University of Minnesota
While study abroad is often mandatory for an M.B.A., the U's requirement for undergraduate travel is unique among public universities.
Global standard at Carlson
Beginning this fall, students at the U's business school are required to travel abroad
By Pauline Oo
Beginning this fall, students at the University of Minnesota's Carlson School of Management are required to have an international experience before they can graduate. The reason: The business world is becoming more global. While international programs are often included in M.B.A. programs, the U's requirement for undergraduate travel is unique among public universities. Currently, about 46 percent of Carlson School undergrads study abroad, but the new requirement will send nearly all of them to the far corners of the world in pursuit of a four-year degree.
By interning abroad, students immerse themselves in the business and culture of another country and get a taste of what it takes to compete in the global economy. That sits well with Michael Houston, the Carlson School's associate dean of international programs.
"Some students may say, 'I don't need international experience. I want to take over mom and pop's furniture store," he says. "My response is: 'What if IKEA moves in next door?' If you have an understanding of how the global economy works, then you are better able to deal with foreign competition even if you never again set foot outside the state."
Carlson students will have no trouble fulfilling the new requirement. The school, one of the top 20 public business schools as ranked by U.S. News & World Report, is expanding its already numerous and varied offerings for both undergrads and graduate students who want to study or work abroad. In addition to traditional study-abroad programs, students can choose a short-term program between semesters or take a course that includes a foreign component. (See a global map of Carlson's international programs.) The school also plans to raise scholarships to help students meet the international requirement and graduate in four years.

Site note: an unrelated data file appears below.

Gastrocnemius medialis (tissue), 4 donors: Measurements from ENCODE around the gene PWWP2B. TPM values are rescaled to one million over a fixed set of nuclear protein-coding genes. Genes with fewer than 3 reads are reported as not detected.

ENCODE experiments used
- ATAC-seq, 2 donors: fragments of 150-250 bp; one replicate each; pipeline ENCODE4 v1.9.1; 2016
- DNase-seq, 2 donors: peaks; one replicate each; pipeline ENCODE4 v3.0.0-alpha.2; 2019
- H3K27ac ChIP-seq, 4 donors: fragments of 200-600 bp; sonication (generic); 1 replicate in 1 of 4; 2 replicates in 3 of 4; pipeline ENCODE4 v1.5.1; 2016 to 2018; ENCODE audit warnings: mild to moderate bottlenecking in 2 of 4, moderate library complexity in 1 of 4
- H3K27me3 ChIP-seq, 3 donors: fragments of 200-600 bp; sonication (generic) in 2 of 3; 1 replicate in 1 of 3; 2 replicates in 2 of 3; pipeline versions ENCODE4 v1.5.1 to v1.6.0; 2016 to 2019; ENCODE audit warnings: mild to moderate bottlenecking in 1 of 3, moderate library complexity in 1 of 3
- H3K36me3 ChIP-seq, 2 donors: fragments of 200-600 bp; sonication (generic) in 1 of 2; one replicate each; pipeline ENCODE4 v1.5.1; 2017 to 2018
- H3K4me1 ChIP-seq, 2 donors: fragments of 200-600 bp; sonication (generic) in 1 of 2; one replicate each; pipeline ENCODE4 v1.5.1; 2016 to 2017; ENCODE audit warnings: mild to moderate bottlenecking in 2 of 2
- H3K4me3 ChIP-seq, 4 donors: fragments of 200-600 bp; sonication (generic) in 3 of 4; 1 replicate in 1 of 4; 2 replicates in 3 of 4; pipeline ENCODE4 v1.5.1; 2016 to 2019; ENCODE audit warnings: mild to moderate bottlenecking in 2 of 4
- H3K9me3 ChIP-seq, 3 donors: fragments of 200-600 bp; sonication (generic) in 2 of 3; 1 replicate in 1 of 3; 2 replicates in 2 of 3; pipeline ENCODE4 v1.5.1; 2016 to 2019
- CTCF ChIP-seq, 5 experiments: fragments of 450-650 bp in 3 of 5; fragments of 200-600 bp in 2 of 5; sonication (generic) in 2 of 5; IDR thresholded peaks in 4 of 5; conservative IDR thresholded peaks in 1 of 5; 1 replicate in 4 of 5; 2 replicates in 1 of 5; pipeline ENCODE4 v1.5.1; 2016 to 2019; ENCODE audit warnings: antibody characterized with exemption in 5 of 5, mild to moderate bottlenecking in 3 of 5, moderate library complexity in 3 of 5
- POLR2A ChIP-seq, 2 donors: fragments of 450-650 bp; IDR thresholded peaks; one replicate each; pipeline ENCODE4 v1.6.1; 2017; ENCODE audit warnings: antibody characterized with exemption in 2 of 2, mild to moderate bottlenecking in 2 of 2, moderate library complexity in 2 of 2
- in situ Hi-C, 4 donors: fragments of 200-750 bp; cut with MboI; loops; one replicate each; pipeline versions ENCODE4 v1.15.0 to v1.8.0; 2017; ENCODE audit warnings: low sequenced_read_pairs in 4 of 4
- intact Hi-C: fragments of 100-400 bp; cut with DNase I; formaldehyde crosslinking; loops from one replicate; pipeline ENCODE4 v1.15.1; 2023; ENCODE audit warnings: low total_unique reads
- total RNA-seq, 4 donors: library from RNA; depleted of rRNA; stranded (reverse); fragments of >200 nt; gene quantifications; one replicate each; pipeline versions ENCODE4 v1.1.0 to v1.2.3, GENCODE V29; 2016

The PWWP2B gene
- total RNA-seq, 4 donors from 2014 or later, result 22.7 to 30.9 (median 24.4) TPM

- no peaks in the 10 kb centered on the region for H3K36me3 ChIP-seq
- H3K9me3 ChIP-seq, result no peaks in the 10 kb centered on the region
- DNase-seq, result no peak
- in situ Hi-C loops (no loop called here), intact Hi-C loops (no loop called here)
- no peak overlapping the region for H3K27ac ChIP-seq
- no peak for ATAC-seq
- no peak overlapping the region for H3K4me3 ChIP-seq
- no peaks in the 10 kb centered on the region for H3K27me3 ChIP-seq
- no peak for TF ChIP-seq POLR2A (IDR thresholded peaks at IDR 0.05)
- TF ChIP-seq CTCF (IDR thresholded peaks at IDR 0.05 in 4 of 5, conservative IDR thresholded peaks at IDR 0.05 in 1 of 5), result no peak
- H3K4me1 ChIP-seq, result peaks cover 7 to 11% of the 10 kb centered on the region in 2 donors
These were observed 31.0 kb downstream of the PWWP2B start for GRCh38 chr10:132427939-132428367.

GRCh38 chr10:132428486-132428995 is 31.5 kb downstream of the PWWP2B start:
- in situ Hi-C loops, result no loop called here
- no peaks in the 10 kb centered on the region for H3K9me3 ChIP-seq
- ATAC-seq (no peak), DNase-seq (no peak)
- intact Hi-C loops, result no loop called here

"Some students may say, 'I don't need international experience. I want to take over mom and pop's furniture store," he says. "My response is: 'What if IKEA moves in next door?'"
"We have students from small towns, ones who've traveled abroad, and others who have worked with immigrant communities," says Anne D'Angelo King, Carlson's assistant dean of international programs. "The Carlson School already has and is meeting a global mission. This [requirement] solidifies it."
According to D'Angelo King, students who come to the U from another country are not subject to the requirement but can participate if they wish. "We want to recognize the fact that students on F1 visas are in the United States as their international experience," she explains, "but did not want to exclude these students if they would like to have another opportunity."
Carlson School students have already responded enthusiastically to the new requirement, recognizing that even a short time overseas can greatly enrich their perspective.
"When I first arrived in Paris for my connecting flight to Copenhagen I was so scared," says Abbey Hallberg who chose the business exchange program to Denmark. "It was the farthest I had ever been from home.
"[Now] I cannot stress enough how the experience of living in Copenhagen for a semester has contributed to my professional and personal development. I feel like I can go anywhere I want and achieve anything I set out to do."